Unitarian Universalists protest Iraq surge

Unitarian Universalists protest Iraq surge

UUA president criticizes Bush for troop increase.
Donald E. Skinner


Americans took to the streets—and the sidewalks—this past week to protest President Bush’s decision January 10 to increase troops deployed to Iraq by 21,500. Among those holding banners, protest signs, and candles, were many Unitarian Universalists.

The Rev. Jean Rankin, of First Parish in Concord, Mass., organized a candlelight vigil in Concord that drew 100 people January 11, the same night that churches and other organizations planned protests all across the country in reaction to Bush’s speech.

“I felt we needed to join the thousands of others who were doing this,” she said. “I contacted the other faith communities in town and they were all supportive. We walked in a large circle on the town square for an hour. It was very peaceful.”

The Rev. Edmund Robinson, from the First Church in Belmont, Mass., came into Boston for a peace vigil on January 11, on Boston Common, adjacent to the Massachusetts State House and the headquarters of the Unitarian Universalist Association of Congregations. About 250 people gathered to hear speakers that included historian and social commentator Howard Zinn. “Then I jumped on the train and went home and I stood with 150 people, including many from my congregation, on a street corner in Belmont,” said Robinson. “In some ways that was more impressive. We had more contact with passing traffic, more interaction from the general public.”

Dolores Perez Priem started earlier. On January 4, she and a group of others from First Unitarian Universalist Society in San Francisco participated in a war protest at the Federal Building in downtown San Francisco. Twenty-eight people lay down in white shrouds in front of the doors of the Federal Building, declaring, “No business as usual while the killing and dying continue in Iraq.” Thirty people, including Priem, were arrested.

The protest was also in support of Lt. Ehren Watada, the first U.S. commissioned officer to refuse deployment to Iraq. The protest included a procession from the Japantown Peace Plaza to the First UU Society. Watada’s court-martial is scheduled for February 5 at Ft. Lewis in Washington State.

On Tuesday, January 2, First Unitarian Church in Portland, Ore., hosted an interfaith memorial service to mark the 3,000th death of an American solider in Iraq. The service, which was attended by about 300 people, included the lighting of memorial candles, music, brief homilies, and time for reflection and mourning. Black armbands were handed out after the service as a symbol of remembrance and resistance.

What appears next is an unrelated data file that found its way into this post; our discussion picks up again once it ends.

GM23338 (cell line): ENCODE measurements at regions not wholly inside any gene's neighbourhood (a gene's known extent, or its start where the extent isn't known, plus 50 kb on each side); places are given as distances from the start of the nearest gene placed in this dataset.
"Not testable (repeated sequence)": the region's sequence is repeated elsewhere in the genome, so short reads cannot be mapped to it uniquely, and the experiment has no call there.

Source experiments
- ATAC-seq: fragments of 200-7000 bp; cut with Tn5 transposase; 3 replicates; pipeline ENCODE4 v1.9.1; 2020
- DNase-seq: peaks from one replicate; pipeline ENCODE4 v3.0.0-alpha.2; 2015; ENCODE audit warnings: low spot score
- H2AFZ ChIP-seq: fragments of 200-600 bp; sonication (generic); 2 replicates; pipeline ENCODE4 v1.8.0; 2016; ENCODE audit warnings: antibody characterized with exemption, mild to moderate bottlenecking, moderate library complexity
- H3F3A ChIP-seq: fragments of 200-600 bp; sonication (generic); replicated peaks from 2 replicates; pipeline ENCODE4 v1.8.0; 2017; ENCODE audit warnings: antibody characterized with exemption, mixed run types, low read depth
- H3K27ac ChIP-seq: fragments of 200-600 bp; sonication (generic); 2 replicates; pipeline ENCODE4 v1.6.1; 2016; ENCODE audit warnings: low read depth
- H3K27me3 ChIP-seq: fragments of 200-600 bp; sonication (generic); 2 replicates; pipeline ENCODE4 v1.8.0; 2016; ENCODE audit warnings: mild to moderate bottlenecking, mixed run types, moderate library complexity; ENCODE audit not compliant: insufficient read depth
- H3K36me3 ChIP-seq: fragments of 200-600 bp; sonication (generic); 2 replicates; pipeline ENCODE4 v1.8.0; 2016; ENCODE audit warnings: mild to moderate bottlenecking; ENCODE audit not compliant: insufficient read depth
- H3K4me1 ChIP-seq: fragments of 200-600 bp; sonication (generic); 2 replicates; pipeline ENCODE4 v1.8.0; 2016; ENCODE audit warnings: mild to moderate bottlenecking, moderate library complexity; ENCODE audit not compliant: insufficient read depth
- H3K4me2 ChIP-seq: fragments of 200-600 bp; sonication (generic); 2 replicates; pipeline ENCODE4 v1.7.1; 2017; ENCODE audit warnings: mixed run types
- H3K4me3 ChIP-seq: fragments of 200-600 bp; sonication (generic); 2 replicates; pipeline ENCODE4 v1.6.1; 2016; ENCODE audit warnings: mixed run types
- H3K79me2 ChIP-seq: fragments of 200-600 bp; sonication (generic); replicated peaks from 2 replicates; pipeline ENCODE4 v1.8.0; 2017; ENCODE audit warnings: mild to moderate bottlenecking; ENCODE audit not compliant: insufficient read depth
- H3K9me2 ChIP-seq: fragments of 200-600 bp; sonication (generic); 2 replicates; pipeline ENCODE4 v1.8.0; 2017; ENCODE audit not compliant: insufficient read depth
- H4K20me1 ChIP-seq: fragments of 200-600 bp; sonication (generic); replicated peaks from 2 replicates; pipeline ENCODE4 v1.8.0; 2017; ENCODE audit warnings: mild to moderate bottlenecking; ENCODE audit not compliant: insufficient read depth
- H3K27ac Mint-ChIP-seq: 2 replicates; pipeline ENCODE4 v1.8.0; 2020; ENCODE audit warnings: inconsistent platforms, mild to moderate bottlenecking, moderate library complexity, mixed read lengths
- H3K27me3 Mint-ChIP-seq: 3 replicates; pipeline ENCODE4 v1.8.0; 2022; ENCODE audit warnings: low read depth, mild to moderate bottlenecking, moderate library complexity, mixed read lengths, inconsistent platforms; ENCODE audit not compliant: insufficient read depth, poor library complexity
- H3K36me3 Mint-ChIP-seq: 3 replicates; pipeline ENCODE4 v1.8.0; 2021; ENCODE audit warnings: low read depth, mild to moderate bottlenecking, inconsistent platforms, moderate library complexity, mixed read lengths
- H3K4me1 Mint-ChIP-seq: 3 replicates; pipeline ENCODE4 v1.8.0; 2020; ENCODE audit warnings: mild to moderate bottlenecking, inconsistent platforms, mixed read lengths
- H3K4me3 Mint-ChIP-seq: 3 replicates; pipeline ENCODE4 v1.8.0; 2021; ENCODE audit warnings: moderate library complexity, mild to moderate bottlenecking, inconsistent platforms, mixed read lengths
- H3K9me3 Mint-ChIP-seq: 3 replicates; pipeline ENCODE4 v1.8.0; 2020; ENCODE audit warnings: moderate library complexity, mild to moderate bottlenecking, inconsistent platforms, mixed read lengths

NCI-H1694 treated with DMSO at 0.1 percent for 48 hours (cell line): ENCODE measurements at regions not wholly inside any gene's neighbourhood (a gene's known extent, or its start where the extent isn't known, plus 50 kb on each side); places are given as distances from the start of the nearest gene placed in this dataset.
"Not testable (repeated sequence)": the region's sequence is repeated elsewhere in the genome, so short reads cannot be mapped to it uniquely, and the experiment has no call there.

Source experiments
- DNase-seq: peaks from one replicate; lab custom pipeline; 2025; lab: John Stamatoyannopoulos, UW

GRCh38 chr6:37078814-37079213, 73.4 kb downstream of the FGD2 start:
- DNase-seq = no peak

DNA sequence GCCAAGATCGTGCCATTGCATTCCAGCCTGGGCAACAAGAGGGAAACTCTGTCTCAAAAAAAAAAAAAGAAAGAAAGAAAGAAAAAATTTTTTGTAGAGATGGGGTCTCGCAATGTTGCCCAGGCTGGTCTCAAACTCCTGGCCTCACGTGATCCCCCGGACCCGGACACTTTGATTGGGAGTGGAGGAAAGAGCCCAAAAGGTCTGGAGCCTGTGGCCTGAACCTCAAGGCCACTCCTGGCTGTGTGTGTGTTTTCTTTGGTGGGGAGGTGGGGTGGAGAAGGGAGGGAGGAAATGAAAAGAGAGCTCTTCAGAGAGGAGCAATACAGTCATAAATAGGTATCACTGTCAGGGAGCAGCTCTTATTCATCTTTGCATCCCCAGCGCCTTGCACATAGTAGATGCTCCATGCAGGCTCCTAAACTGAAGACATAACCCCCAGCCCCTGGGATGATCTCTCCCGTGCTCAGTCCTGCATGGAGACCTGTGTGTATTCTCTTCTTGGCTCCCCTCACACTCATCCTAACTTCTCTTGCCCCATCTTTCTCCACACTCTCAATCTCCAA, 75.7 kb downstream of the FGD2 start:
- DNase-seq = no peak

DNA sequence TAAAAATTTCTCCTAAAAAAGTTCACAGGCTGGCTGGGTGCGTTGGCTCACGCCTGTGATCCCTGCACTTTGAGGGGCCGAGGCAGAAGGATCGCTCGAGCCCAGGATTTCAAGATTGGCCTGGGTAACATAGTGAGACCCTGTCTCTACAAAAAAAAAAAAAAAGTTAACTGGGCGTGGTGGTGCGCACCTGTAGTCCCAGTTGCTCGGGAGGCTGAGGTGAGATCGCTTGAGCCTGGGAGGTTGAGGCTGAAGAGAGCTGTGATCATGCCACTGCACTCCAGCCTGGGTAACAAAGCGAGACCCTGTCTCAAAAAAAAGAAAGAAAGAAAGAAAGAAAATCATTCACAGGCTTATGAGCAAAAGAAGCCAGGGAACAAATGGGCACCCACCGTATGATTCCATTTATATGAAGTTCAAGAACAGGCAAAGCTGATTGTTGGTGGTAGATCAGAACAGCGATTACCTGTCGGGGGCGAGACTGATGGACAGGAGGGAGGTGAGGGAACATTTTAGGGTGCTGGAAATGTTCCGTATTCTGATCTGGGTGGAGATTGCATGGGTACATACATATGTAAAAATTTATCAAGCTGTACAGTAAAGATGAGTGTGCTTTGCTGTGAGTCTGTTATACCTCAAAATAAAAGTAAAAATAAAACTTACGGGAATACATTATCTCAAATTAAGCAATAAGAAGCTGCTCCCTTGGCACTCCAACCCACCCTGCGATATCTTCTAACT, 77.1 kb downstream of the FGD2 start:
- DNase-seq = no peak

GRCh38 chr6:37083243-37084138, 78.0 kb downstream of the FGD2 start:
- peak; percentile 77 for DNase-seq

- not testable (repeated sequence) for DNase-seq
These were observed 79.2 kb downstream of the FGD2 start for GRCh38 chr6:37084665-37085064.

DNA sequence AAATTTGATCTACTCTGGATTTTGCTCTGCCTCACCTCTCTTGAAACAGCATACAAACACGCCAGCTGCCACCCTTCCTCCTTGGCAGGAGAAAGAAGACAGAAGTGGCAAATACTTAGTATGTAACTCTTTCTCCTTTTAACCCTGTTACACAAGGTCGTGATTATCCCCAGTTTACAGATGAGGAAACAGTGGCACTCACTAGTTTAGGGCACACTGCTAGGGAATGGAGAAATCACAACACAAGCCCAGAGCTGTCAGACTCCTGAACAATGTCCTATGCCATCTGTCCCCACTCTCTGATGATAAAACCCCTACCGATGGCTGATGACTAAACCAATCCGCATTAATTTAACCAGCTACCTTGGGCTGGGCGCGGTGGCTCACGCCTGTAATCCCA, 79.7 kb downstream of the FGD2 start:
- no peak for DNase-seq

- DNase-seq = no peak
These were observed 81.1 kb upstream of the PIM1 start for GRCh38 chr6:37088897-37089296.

On January 11, UUA President William G. Sinkford sent President Bush a strongly worded letter, saying that his decision to raise troop levels, “stunningly disregards the wishes of the American people, the advice of the Joint Chiefs of Staff, and the recommendations of the Iraq Study Group.”

“My son served honorably as a soldier in Afghanistan during the early stages of that war,” Sinkford wrote, “and so I know how much courage and dedication our troops embody. If we ask them to risk death daily, we had better have a just and sound reason for that request. Their willingness to lay down their lives is a sacred trust. I implore you not to betray that trust any further.”

The UUA passed a resolution at its 2004 General Assembly asking for U.S. compliance with U.N. Security Council resolution 1546, which advocates Iraq’s transitioning to a sovereign Iraqi government, and the withdrawal of multinational troops by December 31, 2005. The proposed troop increase, and the war itself, is troubling to some UUs in the military. Lou Portella, a First Class Petty Officer with 19 years in the U.S. Navy, is a member of the Unitarian Church of Norfolk, Va., which has many members with military ties. “I strongly believe that our nation was strong-armed into going to war for false reasons,” said Portella. “It was a shoddy sell that used fear to whip up a war frenzy that has done nothing but destabilize the Middle East, diminish our credibility as a world leader, kill innocent people, stretch our military to its breaking point, and shake the faith of the American people in its government.”

Another member of the Norfolk church, Melissa Drew, said, “My husband is a military doctor who is currently deployed. While he and I have never approved of this war, he is fulfilling his duty to his service and his country. He and I still believe in the principles that founded this nation even though we may not agree with the current president’s policies.”

An active duty sailor in the Norfolk congregation, who asked to remain anonymous, said, “Regarding the future . . . the U.S. cannot just pack up and leave, but the U.S. military can conclude that it has accomplished its mission, to remove a dictator. The rest is up to the diplomats and politicians, which is right where it started before it was destabilized and broken.”

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